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“It is Solved by Walking”
Art Wright
CBFVA
June 8, 2020

Solvitur ambulando. “It is solved by walking.” It is a Latin phrase that traces its
roots to the Greek philosopher Diogenes in the 4th century BCE. When he was
challenged with an impossible, metaphysical question, he is said to have replied
with this very practical response: Solvitur ambulando.

I keep thinking about this quote during the course of this pandemic, even moreso
because my wife and I find ourselves taking walks nearly every morning
nowadays. We need to get out of the house, to have some quiet space to think
creatively, and we need to move our bodies in ways that recharge our spirits. We
have walked alone (We take turns—we have young kids!) and we have walked
with dear friends, six feet apart, through our neighborhood and local parks.
On these walks, I have reflected at length about our current crisis, I have
practiced gratitude by holding space for the many dear friends and family
members we have in our lives, I have prayed, and I have centered myself down
to face another challenging day of working and parenting full time at home.
It feels like these walks are a solution to the many challenges we face these
days. Life is still a daily struggle, but one that feels more manageable when we
make time to walk.

Solvitur ambulando.

Reading and listening to the news lately, and seeing images of protesters
marching in cities all over the world as we react collectively to the killing of
George Floyd and others, this phrase keeps coming to mind, as well.
By showing up en masse to protest injustices, by putting foot to pavement, and
by giving voice to decades and centuries of systemic oppression, it appears that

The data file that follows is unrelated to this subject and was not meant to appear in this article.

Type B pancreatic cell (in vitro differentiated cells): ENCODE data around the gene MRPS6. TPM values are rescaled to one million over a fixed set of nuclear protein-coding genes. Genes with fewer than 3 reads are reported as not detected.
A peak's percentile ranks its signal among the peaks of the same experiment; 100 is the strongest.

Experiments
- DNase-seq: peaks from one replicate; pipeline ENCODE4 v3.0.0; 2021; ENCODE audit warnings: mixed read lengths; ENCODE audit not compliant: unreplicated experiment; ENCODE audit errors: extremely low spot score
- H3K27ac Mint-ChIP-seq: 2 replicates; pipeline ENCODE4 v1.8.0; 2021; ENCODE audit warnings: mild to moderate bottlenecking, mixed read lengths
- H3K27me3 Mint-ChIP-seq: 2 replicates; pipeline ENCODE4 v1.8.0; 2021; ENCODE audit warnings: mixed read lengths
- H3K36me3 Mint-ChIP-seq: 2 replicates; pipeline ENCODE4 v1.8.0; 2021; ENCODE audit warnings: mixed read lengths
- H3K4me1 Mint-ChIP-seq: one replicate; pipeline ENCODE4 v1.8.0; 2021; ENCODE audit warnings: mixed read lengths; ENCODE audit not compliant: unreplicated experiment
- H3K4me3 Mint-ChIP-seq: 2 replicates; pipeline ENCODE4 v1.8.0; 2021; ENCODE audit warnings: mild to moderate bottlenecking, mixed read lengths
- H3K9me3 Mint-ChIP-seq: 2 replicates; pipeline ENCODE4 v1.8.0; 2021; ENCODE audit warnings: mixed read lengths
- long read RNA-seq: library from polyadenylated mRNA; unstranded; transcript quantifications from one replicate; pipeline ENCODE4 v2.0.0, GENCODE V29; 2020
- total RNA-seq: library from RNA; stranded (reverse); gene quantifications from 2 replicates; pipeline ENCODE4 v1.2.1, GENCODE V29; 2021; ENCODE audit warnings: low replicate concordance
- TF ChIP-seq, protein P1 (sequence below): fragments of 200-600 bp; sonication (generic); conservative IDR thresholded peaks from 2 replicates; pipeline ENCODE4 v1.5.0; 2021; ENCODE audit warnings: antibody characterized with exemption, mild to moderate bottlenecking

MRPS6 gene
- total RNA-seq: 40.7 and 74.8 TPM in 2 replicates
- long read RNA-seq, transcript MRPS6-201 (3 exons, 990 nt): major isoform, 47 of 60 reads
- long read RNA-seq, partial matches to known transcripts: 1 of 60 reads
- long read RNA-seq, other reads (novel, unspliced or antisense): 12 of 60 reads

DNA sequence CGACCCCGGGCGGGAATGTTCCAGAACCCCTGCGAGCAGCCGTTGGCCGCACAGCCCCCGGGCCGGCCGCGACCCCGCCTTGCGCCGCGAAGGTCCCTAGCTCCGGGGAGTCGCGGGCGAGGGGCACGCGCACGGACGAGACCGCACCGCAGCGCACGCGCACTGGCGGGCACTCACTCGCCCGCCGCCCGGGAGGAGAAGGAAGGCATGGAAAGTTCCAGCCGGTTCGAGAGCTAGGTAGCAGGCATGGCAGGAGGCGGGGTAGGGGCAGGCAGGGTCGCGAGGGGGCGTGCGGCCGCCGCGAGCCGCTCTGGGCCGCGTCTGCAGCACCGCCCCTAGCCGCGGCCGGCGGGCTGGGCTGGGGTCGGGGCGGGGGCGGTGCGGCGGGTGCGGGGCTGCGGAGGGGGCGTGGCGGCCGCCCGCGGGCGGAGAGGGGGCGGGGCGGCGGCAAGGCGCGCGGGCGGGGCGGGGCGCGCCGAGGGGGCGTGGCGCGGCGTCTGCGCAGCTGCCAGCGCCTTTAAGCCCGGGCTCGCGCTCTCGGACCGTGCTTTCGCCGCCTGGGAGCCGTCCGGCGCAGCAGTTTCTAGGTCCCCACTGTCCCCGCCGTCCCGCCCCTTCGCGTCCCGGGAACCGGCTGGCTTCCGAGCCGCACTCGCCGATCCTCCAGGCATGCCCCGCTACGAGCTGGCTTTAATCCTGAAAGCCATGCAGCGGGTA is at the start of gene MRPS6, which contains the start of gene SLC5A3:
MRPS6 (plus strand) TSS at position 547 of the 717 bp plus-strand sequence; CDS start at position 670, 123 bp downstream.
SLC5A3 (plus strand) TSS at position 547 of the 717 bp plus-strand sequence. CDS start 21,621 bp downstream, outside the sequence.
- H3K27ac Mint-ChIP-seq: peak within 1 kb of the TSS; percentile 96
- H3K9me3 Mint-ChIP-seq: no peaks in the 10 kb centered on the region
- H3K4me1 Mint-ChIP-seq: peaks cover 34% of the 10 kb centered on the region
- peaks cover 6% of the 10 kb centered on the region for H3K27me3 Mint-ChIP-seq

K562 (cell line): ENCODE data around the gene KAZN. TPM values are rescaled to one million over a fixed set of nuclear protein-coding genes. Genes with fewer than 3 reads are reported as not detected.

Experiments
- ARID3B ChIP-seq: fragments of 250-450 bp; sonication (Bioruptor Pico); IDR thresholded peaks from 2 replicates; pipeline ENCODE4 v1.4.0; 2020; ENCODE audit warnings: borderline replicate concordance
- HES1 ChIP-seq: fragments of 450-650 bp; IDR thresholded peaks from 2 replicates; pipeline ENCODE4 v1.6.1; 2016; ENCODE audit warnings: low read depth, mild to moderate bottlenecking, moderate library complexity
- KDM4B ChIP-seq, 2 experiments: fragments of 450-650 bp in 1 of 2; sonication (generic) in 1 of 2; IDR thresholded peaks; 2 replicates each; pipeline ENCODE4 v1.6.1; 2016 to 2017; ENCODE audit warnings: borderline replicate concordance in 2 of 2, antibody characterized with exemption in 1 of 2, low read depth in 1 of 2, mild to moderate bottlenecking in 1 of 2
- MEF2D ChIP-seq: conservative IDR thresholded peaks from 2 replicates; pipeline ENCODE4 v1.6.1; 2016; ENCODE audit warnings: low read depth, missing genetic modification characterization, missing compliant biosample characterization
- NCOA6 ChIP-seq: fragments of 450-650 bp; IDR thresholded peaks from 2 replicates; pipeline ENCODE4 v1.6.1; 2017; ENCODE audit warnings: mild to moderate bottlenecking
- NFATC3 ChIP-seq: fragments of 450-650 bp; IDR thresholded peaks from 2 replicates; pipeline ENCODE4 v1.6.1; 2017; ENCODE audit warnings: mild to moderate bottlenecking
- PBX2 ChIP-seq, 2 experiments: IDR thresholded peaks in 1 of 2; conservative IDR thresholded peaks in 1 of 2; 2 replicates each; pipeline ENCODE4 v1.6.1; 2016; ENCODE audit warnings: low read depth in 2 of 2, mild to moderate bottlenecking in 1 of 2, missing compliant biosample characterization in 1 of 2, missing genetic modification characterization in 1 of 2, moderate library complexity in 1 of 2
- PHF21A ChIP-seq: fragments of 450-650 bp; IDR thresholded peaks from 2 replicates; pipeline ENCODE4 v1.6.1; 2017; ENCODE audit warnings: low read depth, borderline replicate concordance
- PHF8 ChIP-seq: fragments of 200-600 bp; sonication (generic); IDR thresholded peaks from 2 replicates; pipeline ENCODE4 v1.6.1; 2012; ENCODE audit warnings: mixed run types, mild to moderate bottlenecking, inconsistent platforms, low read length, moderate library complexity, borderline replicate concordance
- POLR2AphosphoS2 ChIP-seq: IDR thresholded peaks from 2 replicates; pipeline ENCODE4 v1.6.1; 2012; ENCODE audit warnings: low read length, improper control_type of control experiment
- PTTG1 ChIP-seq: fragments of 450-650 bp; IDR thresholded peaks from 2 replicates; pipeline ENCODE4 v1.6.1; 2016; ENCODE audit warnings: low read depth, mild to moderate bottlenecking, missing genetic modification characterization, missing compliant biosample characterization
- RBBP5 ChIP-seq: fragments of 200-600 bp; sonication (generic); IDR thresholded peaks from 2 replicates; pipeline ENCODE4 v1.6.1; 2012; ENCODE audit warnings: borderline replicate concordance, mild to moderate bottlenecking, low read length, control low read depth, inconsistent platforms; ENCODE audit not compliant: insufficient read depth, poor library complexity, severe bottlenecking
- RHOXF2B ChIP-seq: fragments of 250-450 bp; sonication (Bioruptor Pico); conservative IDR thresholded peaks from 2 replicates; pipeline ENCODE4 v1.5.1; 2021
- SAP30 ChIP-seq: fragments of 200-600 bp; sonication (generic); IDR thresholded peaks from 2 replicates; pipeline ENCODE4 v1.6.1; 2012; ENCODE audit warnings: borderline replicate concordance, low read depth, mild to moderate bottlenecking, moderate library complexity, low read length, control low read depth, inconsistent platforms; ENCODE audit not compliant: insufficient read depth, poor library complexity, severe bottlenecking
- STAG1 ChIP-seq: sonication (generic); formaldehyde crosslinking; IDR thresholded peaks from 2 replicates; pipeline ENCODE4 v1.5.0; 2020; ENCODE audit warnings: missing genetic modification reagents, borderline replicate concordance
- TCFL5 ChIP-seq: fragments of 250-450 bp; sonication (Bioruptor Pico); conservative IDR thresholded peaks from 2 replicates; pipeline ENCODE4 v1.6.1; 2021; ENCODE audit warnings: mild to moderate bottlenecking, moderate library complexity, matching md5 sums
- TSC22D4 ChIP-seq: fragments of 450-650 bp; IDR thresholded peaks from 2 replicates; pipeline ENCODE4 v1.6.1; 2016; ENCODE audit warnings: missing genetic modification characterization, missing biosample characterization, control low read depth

protestors may make a true and measurable impact in the long walk toward full
justice and equality. Marching and walking have long been fundamental tools
used by those who engage in nonviolent activism.

Solvitur ambulando.

You know, Jesus and his followers did a lot of walking, too. Their feet were no
doubt dusty from miles of walking as they engaged in the hard work of
inaugurating God’s reign in this world. They traveled about Galilee, Judea—and
even into Samaria and predominantly Gentile territory—teaching, healing, and
demonstrating a new vision of an inclusive world. They walked in order to shape a world according to God’s life-giving purposes, in stark contrast to the world
ordered by the Roman imperial vision of conquest and domination.

Solvitur ambulando.

The idea of “walking” is also symbolic of the life of discipleship. The images of
“walking,” “journey,” and “pilgrimage” have long been used as metaphors for the
Christian life. I remember singing the hymn “In the Garden” often as a youth. It
spoke deeply to me, and was one of my great grandmother’s favorite hymns. The
familiar hymn evokes this theme to describe growing ever deeper in one’s
spiritual life: “And he walks with me, and he talks with me, and he tells me I am
his own, and the joy we share as we tarry there, none other, has ever, known!”

Solvitur ambulando.

Friends, we are off the map when it comes to life as Christians and as
congregations in the midst of this pandemic. Many of us white folk and white
churches feel like we are off the map, too, when it comes to trying to understand
what it means to be white allies in this particular moment in time. Tod Bolsinger’s
book, Canoeing the Mountains: Christian Leadership in Uncharted Territory rings
ever more truly to me right now. There is no map for where we are at and where
we are going. And yet we must continue walking.

My favorite poem is one by the Spanish poet Antonio Machado:
“Caminante, son tus huellas el camino, y nada más; caminante, no hay camino,
se hace camino al andar. Al andar se hace camino, y al volver la vista atrás se
ve la senda que nunca se ha de volver a pisar. Caminante, no hay camino, sino
estelas en la mar.”

Wanderer, your footsteps are the road, and nothing more; wanderer, there is no
road, the road is made by walking. By walking one makes the road, and upon
glancing behind one sees the path that never will be trod again. Wanderer, there
is no road–Only wakes upon the sea. (Antonio Machado, Campos de Castilla)

There is no road forward, friends, except the one that we make ourselves. We
are all in process, growing, learning, adapting, and changing, and we must keep
moving forward. As the Spirit leads us, our very footsteps will make the path. We will meet this moment by walking.

Solvitur ambulando.

Anybody up for a walk?